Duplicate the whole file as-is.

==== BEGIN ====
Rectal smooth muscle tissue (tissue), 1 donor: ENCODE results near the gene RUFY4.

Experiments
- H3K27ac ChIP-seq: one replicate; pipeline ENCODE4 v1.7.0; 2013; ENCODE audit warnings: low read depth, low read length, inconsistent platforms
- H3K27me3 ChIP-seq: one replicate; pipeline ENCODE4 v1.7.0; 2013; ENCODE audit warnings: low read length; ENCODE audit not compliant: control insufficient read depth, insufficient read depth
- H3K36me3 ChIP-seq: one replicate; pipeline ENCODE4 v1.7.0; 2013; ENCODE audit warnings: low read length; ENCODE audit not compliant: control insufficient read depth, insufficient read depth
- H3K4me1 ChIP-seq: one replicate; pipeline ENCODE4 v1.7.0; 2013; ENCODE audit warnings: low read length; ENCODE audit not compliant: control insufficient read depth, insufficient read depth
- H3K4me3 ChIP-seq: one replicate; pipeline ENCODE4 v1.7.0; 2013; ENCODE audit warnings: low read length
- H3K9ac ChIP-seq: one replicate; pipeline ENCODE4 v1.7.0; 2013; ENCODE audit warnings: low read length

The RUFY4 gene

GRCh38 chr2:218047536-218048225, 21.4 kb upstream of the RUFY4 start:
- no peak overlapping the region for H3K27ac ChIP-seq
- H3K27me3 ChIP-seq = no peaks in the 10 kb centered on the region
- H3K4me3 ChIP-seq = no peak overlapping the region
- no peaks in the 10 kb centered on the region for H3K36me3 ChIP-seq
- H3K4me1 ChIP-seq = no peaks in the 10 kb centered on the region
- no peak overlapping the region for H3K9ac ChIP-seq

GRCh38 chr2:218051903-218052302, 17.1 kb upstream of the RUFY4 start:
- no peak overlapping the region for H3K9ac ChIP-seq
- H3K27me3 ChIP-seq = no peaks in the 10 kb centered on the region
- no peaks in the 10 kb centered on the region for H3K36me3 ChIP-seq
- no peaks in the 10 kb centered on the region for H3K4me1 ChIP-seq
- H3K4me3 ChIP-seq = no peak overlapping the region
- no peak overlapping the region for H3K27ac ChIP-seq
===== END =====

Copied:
Rectal smooth muscle tissue (tissue), 1 donor: ENCODE results near the gene RUFY4.

Experiments
- H3K27ac ChIP-seq: one replicate; pipeline ENCODE4 v1.7.0; 2013; ENCODE audit warnings: low read depth, low read length, inconsistent platforms
- H3K27me3 ChIP-seq: one replicate; pipeline ENCODE4 v1.7.0; 2013; ENCODE audit warnings: low read length; ENCODE audit not compliant: control insufficient read depth, insufficient read depth
- H3K36me3 ChIP-seq: one replicate; pipeline ENCODE4 v1.7.0; 2013; ENCODE audit warnings: low read length; ENCODE audit not compliant: control insufficient read depth, insufficient read depth
- H3K4me1 ChIP-seq: one replicate; pipeline ENCODE4 v1.7.0; 2013; ENCODE audit warnings: low read length; ENCODE audit not compliant: control insufficient read depth, insufficient read depth
- H3K4me3 ChIP-seq: one replicate; pipeline ENCODE4 v1.7.0; 2013; ENCODE audit warnings: low read length
- H3K9ac ChIP-seq: one replicate; pipeline ENCODE4 v1.7.0; 2013; ENCODE audit warnings: low read length

The RUFY4 gene

GRCh38 chr2:218047536-218048225, 21.4 kb upstream of the RUFY4 start:
- no peak overlapping the region for H3K27ac ChIP-seq
- H3K27me3 ChIP-seq = no peaks in the 10 kb centered on the region
- H3K4me3 ChIP-seq = no peak overlapping the region
- no peaks in the 10 kb centered on the region for H3K36me3 ChIP-seq
- H3K4me1 ChIP-seq = no peaks in the 10 kb centered on the region
- no peak overlapping the region for H3K9ac ChIP-seq

GRCh38 chr2:218051903-218052302, 17.1 kb upstream of the RUFY4 start:
- no peak overlapping the region for H3K9ac ChIP-seq
- H3K27me3 ChIP-seq = no peaks in the 10 kb centered on the region
- no peaks in the 10 kb centered on the region for H3K36me3 ChIP-seq
- no peaks in the 10 kb centered on the region for H3K4me1 ChIP-seq
- H3K4me3 ChIP-seq = no peak overlapping the region
- no peak overlapping the region for H3K27ac ChIP-seq